We commented a few weeks back that “Tesla’s Running Out Of Juice”. Last Tuesday, Tesla shares fell more than 6% and almost broke the key $200 level.
We cautioned that the stock had been trading weakly for weeks. Since peaking in the summer, the stock has sold off, and each rally has quickly failed. In early October, while the market was rebounding, Tesla kept dropping. That was as clear of a warning as you could ask for. Even if there’s no obvious reason for the selling, the market often has some deeper understanding of what will coming up.
Tuesday’s sudden drop was attributed to a sudden change of opinion from one of America’s leading setters of customer tastes, the Consumer Reports magazine.
Consumer Reports had previously given the Tesla model S a strong rating based on its superior performance. They had said it had solid driving dynamics and consumer energy as the equivalent of 84 miles per gallon, making it the “Best-performing car [Consumer Reports had] ever tasted.”
Reliability, however, was a different story. Consumer Reports performs an Annual Auto Reliability Survey, and this year’s edition featured 1,400 Model S owner survey responses.
The Model S was downgraded from average to “worse-than-average overall problem rate.” This caused Consumer Reports to pull its recommended rating for the vehicle. Problems included the power equipment, charging equipment, center console, drivetrain, rattles, leaks, and squeaks.
So how serious will Consumer Reports about face on the Model S hit the vehicle? While one review normally wouldn’t be a huge problem, this could be an exception to the rule.
Due to Tesla positioning itself very much in the luxury market, it is held to a higher standard. If a Toyota or Honda misses the performance mark, most price-conscious customers aren’t going to be too terribly upset.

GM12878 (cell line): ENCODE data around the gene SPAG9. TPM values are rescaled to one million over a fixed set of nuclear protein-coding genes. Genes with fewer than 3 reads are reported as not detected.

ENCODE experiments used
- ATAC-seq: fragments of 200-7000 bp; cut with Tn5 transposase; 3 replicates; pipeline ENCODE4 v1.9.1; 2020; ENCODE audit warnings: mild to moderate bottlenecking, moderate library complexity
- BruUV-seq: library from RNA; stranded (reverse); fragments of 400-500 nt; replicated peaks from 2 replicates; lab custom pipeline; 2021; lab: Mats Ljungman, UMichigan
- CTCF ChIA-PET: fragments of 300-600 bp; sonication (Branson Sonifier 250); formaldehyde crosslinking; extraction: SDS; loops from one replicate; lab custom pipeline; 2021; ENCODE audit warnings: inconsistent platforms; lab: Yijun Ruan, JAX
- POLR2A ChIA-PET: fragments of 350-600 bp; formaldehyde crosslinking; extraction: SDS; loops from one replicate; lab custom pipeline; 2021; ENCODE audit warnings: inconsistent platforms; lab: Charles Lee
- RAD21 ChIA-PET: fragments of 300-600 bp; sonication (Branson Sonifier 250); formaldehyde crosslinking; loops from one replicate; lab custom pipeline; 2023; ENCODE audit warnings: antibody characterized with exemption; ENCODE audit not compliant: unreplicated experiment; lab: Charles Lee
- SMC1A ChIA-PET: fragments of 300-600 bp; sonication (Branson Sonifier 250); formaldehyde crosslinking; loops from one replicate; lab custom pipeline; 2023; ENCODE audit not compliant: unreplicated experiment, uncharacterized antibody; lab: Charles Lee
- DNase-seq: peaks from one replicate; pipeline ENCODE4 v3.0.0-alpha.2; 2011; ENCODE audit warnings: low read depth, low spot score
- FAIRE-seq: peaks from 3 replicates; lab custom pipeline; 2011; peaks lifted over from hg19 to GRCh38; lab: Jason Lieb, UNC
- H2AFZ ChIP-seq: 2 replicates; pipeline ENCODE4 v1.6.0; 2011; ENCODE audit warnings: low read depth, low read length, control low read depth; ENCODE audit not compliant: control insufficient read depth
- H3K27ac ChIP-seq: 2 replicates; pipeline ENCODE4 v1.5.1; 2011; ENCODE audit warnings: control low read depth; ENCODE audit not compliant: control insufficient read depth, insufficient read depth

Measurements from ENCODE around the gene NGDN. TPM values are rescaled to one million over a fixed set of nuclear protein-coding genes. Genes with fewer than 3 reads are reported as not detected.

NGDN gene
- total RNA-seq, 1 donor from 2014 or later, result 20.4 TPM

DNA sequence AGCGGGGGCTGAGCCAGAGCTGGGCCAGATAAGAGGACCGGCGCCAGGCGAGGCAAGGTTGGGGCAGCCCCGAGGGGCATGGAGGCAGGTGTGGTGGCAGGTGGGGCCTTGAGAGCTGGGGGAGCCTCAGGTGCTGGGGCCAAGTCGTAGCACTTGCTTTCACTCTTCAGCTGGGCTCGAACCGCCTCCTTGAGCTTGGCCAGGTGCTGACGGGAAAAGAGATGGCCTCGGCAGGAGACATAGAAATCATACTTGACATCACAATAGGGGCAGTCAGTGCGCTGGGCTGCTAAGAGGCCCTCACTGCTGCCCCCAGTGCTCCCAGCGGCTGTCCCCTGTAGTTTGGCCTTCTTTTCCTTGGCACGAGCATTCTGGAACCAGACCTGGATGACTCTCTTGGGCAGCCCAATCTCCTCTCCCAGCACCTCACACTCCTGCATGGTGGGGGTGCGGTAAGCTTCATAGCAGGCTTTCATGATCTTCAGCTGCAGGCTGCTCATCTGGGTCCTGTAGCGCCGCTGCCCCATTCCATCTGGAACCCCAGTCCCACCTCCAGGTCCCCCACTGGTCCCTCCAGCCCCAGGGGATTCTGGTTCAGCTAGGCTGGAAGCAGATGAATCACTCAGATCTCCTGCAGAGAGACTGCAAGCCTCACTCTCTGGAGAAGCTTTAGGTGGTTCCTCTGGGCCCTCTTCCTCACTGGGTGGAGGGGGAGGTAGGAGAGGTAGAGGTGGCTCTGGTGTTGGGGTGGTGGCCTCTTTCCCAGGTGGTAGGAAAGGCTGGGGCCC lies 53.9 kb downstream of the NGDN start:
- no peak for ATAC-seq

When Tesla is trying to sell a six-figure vehicle, it can’t come with a laundry list of known problems. To give one example, Jaguar’s struggles to maintain itself in the top ranks of the luxury car market go all the way back to the 1960s when it had major reliability issues that appear to have permanently damaged the brand.
In addition to all the various reliability issues, there are two core problems that could really derail Tesla’s brand. First, its vehicles’ batteries are showing poor lifespans. Within a short period of time, the car’s maximum charge can sharply diminish.
Combine that with the other electrical issue, that the batteries are having charging issues, and you have a real problem. While people trying to save money on gas or help the environment may endure some glitches, there are limits to people’s tolerance.
Running out of charge would be one of the deal-breakers. Just one or two battery failures at a bad time, and people won’t ever buy a Tesla again.
In its defense, Tesla has a customer base that enjoys the product and may give the company some slack. And Tesla offers a strong warranty that does in fact protect owners’ financial interest if the cars badly malfunction.
However that same warranty provides strong downside to shares if the company has to do more maintenance, service, and recall of vehicles. The company is not exactly swimming in cash, in fact it faces a material liquidity shortage. And it’s estimated each drive unit, for example, will cost Tesla $15,000 to replace.
Normally a company facing quality and production problems would focus on quality control and introduce vehicles more slowly to iron out any issues. However Tesla’s valuation is already so high that it can’t really take the throttle off production to work on quality.
Tesla already appears set to miss its 2015 delivery guidance. Barclays downgraded the company to Underweight – basically a kinder way of saying sell – and a $180 price target.
Famed short seller Jim Chanos, the creator of Kynikos Associates, recently noted that Tesla is priced as though it were a mass-market auto manufacturer like General Motors or BMW. However, this is fraught with problems.
For one thing, Tesla doesn’t have anywhere near the manufacturing capacity necessary to produce the sort of car volume that GM does. And Tesla won’t easily be able to get it either, as it raises money in just $500 million or $1 billion drabs here and there.
Tesla shares traded weakly to conclude last week’s action, falling again on Friday despite a very strong rally in the broader market. Until Tesla provides more dependable results; both in its automobiles and its financial statements, we remain skeptical of the company as an investment.